“Journalism is not an exclusive profession. It has moved on. With improved digital communication and interconnectivity amongst people across the globe, time has drastically changed and gradually people are not in need of journalist to tell their stories to the world,” said Alan Rusbridger, Editor-in-Chief of The Guardian newspaper, UK.
Rusbridger spoke about the kind of journalism which, according to him, would be the future in times to come: Open journalism.
This kind of journalism encourages participation, is a non-inert publication, open to the web, helps form communities of joint interests, curates work of other communities, recognises the fact that journalists are not only voices of the authority, aspires to achieve diversity and above all is fiercely transparent and open to challenges and corrections.
He showcased two case studies from across the globe; one showcasing an international journalist and another showcasing independent communities working for their own unique objectives. While in the former case, a journalist was searching for leads in a riot story and had outsourced his leads and ideas to the crowd on social media (Twitter), in the latter case the community heads had bypassed journalists and posted their content on their own live blogs and web pages. Both the approaches garnered far more responses in terms of volume and value, as compared to conventional approaches of storytelling and communicating.
Rusbridger very pertinently asked the question “Who is an expert”. This was a sarcastic question to all the journalists who perceived that they are expert in the domain they cover. He again substantiated his theory by an example wherein a blog in a newspaper received far less responses than the individual blog page of a health expert. “The trick is to provide a platform to experts and let them speak and not the other way round,” he mentioned. He further added, “Journalists need to dump the theory of self importance because there are many far more credible people out there who don’t wish to speak or in some cases are not able to speak but these people are far stronger in terms of content!”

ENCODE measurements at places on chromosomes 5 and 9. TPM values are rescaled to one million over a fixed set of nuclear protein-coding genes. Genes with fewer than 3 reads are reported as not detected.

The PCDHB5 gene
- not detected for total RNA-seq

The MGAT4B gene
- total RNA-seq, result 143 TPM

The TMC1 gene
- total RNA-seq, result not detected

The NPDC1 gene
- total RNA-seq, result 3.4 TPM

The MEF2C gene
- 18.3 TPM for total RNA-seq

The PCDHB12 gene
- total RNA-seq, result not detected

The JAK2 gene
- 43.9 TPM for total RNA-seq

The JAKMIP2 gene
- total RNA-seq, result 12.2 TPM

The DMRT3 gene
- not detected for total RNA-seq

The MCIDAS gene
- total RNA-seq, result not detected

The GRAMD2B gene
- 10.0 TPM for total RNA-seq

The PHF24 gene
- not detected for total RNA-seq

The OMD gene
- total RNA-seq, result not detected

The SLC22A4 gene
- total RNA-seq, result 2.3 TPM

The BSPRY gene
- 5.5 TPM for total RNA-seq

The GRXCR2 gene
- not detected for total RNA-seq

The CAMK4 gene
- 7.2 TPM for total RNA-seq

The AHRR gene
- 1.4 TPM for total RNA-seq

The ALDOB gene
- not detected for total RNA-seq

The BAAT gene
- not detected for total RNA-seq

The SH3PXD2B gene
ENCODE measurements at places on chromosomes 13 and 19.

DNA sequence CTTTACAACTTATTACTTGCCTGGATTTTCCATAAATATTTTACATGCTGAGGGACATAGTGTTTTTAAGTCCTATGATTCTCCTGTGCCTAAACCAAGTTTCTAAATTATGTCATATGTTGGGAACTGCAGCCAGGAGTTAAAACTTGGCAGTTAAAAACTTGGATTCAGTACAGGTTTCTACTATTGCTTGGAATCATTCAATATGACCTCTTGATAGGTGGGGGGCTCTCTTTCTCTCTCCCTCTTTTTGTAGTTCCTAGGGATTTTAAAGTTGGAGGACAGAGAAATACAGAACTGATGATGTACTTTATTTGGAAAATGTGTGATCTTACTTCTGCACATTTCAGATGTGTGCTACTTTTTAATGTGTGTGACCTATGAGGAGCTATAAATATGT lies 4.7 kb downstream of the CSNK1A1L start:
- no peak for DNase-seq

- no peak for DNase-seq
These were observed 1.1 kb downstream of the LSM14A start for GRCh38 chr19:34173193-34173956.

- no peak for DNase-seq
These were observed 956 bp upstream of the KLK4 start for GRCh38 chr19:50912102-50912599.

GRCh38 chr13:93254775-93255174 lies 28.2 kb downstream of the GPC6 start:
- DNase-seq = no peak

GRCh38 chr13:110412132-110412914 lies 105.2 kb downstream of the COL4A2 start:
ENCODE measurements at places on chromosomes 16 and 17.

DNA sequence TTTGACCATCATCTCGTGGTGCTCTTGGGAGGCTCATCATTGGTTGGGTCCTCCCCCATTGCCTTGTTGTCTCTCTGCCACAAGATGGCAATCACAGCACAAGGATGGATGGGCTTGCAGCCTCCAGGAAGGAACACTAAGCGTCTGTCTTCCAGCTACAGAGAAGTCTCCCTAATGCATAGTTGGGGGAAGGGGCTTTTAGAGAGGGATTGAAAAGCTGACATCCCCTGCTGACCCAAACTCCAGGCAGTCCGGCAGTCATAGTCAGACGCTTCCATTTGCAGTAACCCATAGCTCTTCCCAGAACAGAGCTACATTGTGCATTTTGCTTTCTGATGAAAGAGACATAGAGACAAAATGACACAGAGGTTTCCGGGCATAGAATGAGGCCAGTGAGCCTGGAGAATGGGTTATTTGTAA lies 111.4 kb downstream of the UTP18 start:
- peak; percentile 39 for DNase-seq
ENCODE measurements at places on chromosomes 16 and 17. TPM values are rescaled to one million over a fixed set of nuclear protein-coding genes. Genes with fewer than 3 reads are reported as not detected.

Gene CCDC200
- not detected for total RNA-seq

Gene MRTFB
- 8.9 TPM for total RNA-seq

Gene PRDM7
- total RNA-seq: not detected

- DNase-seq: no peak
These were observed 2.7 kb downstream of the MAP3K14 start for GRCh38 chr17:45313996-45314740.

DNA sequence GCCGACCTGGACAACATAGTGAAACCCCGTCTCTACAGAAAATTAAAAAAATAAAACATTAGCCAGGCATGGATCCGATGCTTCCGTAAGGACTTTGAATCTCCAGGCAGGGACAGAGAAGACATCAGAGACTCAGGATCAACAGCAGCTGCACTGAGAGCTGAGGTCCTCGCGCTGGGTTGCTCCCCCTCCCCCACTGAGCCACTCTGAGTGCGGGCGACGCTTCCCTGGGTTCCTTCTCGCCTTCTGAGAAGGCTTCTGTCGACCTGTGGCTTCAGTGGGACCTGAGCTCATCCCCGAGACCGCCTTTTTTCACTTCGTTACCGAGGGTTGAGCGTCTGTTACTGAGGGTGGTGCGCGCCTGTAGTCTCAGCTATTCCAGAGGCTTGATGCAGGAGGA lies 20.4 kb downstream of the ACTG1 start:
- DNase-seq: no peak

He spoke about the synchronisation taking place between old and new approaches of journalism and how journalism as a profession has to become more open and dual approach-oriented in order to survive. He implied that there is no version of this in which a single approach of writing would work.
“Twitter has become another heavy source of crowd sourcing in terms of news and this trend will accentuate in the future,” mentioned Rusbridger. He stressed that the new way of storytelling is through interactive platform, data visualisation and graphic novelty.
On a question on how does The Guardian mange to block absurd and obscene comments on the digital page, he mentioned that The Guardian has deployed software which filters the comments which may be offensive or absurd in nature. “You have to be prepared for that because digital is an open platform in terms of expression,” he said. To another questioned which asked for RoI distribution, he shared that digital platform of the paper now contributes to 25 per cent of the revenue of Guardian and this number is growing at a rate of 20 per cent every year.
Rusbridger summed up by saying that ‘Change’ is the way forward and journalists need to embrace it.
Rusbridger was speaking at the Press Club, Mumbai on Tuesday evening on the theme: ‘Future of journalism in the digital age’.